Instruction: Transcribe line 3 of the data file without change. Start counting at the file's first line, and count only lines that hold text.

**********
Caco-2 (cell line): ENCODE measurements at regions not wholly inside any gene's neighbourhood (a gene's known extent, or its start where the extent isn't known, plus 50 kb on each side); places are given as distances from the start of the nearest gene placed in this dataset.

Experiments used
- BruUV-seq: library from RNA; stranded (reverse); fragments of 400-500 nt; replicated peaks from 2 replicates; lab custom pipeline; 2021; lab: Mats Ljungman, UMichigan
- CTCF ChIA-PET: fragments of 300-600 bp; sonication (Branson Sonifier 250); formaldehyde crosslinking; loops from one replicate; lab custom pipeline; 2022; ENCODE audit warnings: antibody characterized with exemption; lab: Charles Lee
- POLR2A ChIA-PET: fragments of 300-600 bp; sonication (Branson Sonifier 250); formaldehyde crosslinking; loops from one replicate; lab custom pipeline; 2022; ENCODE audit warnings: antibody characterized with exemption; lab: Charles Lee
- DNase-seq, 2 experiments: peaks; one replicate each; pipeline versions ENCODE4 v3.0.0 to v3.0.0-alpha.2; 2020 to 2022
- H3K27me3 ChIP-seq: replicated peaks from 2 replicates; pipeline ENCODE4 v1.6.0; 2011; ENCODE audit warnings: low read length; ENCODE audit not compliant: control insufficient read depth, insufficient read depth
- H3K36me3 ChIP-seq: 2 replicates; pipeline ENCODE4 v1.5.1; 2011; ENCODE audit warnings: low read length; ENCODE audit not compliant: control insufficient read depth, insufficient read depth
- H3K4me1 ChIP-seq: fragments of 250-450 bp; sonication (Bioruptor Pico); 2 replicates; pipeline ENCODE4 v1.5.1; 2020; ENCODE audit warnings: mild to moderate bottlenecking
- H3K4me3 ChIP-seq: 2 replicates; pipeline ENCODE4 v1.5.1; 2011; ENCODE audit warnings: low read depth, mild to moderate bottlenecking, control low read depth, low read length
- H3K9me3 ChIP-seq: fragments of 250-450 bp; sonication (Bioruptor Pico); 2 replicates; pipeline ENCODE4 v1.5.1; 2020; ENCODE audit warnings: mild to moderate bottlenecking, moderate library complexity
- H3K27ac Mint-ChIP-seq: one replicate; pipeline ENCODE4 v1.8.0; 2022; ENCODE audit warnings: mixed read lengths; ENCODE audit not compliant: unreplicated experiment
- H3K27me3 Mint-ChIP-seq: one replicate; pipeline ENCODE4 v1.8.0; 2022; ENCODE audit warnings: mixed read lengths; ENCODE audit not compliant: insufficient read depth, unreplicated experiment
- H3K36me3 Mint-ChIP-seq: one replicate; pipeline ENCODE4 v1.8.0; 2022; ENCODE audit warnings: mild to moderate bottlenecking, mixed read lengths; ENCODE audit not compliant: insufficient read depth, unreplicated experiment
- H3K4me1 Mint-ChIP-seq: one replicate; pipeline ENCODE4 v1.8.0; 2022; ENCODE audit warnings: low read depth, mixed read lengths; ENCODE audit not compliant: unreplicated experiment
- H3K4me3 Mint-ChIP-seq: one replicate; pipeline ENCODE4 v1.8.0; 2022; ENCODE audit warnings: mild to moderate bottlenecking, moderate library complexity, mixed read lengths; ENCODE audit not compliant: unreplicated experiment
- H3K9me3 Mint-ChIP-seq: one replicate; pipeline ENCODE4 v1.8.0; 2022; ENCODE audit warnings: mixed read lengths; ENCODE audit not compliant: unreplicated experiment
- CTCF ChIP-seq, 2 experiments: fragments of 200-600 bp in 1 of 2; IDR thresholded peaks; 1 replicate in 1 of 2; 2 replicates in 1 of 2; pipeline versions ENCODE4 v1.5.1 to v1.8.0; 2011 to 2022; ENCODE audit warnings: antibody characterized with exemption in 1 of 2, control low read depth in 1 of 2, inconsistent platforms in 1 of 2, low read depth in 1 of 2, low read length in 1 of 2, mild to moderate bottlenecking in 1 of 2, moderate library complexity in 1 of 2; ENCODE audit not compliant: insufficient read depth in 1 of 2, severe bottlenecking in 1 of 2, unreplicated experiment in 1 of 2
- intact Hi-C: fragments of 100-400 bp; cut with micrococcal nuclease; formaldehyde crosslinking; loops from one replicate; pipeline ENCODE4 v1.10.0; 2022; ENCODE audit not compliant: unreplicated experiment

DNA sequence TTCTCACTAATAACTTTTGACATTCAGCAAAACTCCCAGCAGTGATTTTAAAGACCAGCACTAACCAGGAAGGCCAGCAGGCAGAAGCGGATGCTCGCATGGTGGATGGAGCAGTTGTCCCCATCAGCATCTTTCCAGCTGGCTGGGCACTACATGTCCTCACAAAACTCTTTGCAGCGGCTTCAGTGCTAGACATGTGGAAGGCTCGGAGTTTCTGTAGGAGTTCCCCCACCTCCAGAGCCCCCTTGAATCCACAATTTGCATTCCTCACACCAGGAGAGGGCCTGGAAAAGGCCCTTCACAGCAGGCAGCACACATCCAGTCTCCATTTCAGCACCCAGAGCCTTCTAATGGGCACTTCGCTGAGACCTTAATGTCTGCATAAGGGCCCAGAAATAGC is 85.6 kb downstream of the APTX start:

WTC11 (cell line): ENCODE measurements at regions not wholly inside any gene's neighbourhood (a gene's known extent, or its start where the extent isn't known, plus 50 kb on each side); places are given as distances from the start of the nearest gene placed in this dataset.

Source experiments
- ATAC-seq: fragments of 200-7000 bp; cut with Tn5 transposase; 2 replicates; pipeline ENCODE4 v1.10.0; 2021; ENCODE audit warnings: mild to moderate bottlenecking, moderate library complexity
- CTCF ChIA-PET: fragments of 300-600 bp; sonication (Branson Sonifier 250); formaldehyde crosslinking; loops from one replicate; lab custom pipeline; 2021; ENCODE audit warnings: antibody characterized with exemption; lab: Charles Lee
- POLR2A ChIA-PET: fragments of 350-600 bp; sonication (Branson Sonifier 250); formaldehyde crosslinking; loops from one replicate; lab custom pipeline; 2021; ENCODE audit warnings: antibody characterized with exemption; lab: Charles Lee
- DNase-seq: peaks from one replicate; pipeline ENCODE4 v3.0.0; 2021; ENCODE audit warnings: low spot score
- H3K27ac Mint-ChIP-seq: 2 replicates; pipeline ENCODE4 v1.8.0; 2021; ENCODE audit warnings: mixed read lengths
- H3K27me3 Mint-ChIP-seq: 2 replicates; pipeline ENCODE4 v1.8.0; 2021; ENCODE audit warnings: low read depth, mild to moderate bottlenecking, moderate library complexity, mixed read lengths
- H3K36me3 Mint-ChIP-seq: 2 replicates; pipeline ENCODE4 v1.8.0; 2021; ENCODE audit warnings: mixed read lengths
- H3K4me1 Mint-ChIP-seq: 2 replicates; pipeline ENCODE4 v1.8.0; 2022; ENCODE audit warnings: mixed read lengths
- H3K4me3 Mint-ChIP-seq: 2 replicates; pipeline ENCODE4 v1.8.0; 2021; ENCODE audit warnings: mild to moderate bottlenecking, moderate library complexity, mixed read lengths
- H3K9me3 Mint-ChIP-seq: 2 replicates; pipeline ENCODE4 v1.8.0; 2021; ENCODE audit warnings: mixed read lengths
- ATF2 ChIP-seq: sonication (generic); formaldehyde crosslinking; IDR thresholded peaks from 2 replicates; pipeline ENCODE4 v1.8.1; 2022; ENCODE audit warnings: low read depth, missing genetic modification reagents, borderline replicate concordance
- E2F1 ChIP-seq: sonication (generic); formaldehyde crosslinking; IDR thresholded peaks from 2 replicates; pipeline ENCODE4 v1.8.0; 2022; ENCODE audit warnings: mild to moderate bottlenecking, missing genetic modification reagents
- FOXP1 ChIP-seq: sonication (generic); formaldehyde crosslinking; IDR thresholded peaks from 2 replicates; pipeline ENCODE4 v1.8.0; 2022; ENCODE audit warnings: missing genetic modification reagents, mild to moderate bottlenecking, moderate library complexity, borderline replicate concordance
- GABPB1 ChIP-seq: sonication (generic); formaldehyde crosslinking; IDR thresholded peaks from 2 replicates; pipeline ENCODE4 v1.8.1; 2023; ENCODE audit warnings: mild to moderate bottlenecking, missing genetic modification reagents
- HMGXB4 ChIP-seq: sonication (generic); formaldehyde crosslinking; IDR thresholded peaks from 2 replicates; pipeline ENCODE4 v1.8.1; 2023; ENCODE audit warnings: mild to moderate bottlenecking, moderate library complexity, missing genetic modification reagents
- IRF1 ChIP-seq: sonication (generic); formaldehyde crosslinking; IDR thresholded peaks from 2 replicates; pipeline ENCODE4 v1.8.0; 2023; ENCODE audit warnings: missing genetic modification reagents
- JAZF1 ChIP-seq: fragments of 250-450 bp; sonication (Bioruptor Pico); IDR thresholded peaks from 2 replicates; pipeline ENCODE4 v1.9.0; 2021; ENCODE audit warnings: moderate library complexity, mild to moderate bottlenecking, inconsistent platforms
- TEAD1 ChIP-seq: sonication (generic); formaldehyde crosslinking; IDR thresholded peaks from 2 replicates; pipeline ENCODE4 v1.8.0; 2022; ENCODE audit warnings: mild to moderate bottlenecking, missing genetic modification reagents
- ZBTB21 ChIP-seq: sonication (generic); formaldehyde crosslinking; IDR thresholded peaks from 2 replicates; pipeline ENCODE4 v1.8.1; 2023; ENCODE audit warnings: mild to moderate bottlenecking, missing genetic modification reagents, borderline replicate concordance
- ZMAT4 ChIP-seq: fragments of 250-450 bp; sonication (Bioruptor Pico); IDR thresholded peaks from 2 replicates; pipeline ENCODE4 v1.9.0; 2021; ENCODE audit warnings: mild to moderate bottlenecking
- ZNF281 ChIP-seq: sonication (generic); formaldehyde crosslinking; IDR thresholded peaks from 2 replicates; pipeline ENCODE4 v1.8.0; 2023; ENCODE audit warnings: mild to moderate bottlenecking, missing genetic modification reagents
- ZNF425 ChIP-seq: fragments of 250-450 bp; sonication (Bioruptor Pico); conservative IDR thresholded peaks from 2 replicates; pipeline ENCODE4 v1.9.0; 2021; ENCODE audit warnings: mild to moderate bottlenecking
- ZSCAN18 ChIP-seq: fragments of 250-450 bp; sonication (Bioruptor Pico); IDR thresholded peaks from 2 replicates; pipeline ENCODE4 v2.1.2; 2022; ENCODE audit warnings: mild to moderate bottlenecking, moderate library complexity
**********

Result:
- BruUV-seq: library from RNA; stranded (reverse); fragments of 400-500 nt; replicated peaks from 2 replicates; lab custom pipeline; 2021; lab: Mats Ljungman, UMichigan